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Why does mechanical failure causes HDD being undetectable by bios or OS ?

Discussion in 'PC Hardware' started by andy, Sep 3, 2004.

  1. andy

    andy Guest

    Hi!
    Could someone please explain why in the case of *mechanical* failure HD
    becomes sometimes undetected by BIOS and/or the operating system (e.g. win xp
    or linux)?
    If it was an electronic failure then such behaviour would be obious, but why
    the same happens with some mechanical failures? When electronics is working in
    my opinion it still should be detected by bios and/or the system (win xp or
    linux), but often it is not.
    I could recover about 80% of the data from my HDD (which apparently has a
    mechanical failure - plates spin up and down, heads create bad noises) if only
    the disk could be seen by the system all the time. But often during copying of
    the data heads hit with a loud sound so badly that sometimes even the plates
    stop rotating, and the disk then dissapears from the system. It is then very
    difficult to make it detectable by the system again, sometimes the sytem can
    detect it but only after several minutes of copying it freezes and then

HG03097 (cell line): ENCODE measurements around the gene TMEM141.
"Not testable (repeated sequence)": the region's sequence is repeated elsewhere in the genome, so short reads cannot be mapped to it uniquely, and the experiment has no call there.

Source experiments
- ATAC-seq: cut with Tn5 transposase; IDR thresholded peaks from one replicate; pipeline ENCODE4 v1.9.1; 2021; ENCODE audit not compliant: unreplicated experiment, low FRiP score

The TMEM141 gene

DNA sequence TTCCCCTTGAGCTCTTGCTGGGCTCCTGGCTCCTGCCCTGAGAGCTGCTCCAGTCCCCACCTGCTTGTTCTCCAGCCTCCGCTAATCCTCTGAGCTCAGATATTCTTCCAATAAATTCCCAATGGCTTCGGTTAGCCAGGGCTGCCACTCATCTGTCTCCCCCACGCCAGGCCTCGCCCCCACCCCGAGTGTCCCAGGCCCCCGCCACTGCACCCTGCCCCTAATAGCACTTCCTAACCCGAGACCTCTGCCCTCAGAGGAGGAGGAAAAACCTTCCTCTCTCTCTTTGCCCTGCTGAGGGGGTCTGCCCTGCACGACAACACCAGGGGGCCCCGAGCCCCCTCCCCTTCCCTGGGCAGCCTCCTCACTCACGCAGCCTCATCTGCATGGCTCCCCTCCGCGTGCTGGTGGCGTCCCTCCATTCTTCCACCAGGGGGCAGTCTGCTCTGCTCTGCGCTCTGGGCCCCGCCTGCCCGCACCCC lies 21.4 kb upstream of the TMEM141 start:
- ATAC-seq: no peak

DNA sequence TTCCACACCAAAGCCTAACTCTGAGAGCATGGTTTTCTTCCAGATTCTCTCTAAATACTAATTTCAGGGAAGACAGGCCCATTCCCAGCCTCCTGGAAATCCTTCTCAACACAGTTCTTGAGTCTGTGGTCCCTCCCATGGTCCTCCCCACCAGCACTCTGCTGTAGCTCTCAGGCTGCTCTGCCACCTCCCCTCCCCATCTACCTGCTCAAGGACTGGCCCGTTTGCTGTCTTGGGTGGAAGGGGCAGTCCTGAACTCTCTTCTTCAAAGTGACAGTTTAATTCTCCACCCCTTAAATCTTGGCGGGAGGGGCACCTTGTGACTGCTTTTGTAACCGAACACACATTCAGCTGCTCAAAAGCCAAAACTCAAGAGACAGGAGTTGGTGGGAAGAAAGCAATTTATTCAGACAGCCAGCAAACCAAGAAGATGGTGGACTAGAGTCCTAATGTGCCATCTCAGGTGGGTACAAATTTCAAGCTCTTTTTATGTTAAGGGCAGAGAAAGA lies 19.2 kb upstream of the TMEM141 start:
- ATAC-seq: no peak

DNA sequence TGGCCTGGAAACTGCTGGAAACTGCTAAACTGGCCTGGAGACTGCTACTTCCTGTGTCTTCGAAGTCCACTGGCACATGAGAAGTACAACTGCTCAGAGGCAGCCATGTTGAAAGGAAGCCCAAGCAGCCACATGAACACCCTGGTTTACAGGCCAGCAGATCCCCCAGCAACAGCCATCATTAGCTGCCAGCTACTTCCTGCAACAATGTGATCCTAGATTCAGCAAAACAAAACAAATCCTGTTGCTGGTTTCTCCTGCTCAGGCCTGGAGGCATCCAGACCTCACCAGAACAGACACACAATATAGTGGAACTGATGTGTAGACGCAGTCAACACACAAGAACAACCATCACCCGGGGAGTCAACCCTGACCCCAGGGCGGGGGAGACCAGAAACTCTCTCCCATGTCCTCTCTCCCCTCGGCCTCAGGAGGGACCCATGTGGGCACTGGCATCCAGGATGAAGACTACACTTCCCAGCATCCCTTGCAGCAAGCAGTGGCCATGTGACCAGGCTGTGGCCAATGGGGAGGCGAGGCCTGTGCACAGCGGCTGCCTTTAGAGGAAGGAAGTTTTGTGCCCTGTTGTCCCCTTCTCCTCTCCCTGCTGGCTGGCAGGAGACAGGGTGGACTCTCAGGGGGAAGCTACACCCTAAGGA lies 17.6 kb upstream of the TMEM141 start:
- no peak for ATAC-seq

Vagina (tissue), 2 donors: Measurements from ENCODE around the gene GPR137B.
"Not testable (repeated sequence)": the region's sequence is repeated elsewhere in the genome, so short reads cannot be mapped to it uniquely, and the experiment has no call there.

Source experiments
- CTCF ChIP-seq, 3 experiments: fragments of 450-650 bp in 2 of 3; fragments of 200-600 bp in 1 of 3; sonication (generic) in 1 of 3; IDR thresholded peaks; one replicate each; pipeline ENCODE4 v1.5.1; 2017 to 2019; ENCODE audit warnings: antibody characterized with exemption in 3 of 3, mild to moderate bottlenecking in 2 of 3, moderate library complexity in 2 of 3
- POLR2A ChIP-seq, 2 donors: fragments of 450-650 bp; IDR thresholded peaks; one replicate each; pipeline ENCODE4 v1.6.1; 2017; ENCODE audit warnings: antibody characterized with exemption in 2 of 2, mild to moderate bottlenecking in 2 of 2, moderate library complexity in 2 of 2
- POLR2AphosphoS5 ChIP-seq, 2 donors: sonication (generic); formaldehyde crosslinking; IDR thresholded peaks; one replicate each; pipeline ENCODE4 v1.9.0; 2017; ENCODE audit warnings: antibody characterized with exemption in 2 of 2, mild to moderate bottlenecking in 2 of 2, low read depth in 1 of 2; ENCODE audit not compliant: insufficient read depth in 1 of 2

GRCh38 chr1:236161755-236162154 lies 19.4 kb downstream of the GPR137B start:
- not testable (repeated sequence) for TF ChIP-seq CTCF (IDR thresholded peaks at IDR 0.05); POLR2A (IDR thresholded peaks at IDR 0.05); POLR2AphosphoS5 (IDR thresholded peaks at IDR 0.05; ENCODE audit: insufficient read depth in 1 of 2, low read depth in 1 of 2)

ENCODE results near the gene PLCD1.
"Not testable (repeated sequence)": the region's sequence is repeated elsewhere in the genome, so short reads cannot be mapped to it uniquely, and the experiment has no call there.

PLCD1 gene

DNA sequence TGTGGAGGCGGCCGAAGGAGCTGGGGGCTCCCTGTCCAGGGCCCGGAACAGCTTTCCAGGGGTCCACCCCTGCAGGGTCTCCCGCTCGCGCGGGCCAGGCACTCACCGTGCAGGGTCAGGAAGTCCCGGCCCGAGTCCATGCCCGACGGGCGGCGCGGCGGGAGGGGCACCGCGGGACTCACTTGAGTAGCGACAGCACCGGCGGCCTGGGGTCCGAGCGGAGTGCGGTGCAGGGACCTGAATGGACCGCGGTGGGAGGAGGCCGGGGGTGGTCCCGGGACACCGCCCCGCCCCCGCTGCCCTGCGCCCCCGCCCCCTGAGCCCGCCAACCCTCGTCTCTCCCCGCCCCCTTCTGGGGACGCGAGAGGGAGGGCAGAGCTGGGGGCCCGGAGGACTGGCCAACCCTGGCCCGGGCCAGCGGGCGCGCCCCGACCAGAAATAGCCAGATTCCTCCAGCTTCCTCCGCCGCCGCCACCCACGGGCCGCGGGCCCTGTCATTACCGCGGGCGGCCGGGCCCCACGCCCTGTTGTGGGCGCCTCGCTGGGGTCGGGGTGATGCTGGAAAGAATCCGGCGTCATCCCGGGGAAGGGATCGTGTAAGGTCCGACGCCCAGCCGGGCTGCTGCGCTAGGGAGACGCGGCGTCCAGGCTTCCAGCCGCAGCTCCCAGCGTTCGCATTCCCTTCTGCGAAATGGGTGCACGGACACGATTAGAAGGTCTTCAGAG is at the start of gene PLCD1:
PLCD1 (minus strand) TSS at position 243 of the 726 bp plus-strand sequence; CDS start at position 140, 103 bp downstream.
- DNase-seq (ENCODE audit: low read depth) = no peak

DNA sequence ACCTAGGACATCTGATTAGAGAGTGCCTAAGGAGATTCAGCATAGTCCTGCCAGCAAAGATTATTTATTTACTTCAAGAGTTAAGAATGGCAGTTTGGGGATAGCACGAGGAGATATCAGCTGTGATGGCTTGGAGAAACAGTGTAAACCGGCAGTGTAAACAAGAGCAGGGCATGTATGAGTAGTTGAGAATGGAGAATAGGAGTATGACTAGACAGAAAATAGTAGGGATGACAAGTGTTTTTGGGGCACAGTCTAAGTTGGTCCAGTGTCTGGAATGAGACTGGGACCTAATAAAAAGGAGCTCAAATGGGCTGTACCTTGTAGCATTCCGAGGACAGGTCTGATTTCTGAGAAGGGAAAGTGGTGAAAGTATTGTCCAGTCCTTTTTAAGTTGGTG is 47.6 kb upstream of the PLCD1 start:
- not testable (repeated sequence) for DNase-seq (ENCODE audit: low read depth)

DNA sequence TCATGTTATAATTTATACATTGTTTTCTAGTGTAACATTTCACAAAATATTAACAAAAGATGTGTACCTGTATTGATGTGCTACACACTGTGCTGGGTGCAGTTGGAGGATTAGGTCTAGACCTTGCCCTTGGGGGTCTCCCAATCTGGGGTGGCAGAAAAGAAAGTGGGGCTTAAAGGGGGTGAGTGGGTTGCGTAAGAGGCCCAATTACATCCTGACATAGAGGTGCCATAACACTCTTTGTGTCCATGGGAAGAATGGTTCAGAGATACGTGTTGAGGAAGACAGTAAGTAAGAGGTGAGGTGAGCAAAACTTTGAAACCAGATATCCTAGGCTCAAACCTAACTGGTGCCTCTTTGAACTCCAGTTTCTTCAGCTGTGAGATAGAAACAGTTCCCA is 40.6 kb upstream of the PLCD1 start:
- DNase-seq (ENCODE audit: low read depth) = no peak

dissapears again.
    Recently, I was unlucky, and even after several dozens of retries it's still
    undetectable by the system.

    Could you please advice what to do to make the disk detectable by the system
    all the time?
    What causes that it is not detectable although the failure is in mechanics not
    electronics?

    BTW, if someone has the same disk model (Quantum Fireball ST64A011), please
    let me know.

    andy
     
    andy, Sep 3, 2004
    #1
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  2. andy

    CWatters Guest

    This sounds like a classic head crash. The heads are physically rubbing on
    the platters causing damage to both. Onee that happens it's only a matter of
    time before the drive is completly dead.
     
    CWatters, Sep 3, 2004
    #2
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  3. andy

    andy Guest

    It still doesn't explain why head crashes causes disk to be undetectable at
    times (well, most of the time in this case).
    I opened the disk (I don't care about the dust, since it's dead anyway), and
    the surface of the first plate is in perfect condition, I can't see surfaces
    of other plates, though.

    BTW freezing didn't help to detect it.

    a.
     
    andy, Sep 3, 2004
    #3
  4. If the disk is not spinning at the required speed it is not READY, and
    cannot be read. The system cannot read devices which do not decalare
    themselves as READY!
    Mike.
     
    Michael Hawes, Sep 3, 2004
    #4
  5. andy

    Ron Reaugh Guest

    WACKO!
     
    Ron Reaugh, Sep 4, 2004
    #5
  6. andy

    CWatters Guest

    You can't always see the damage with the human eye until it's really very
    bad.
     
    CWatters, Sep 4, 2004
    #6
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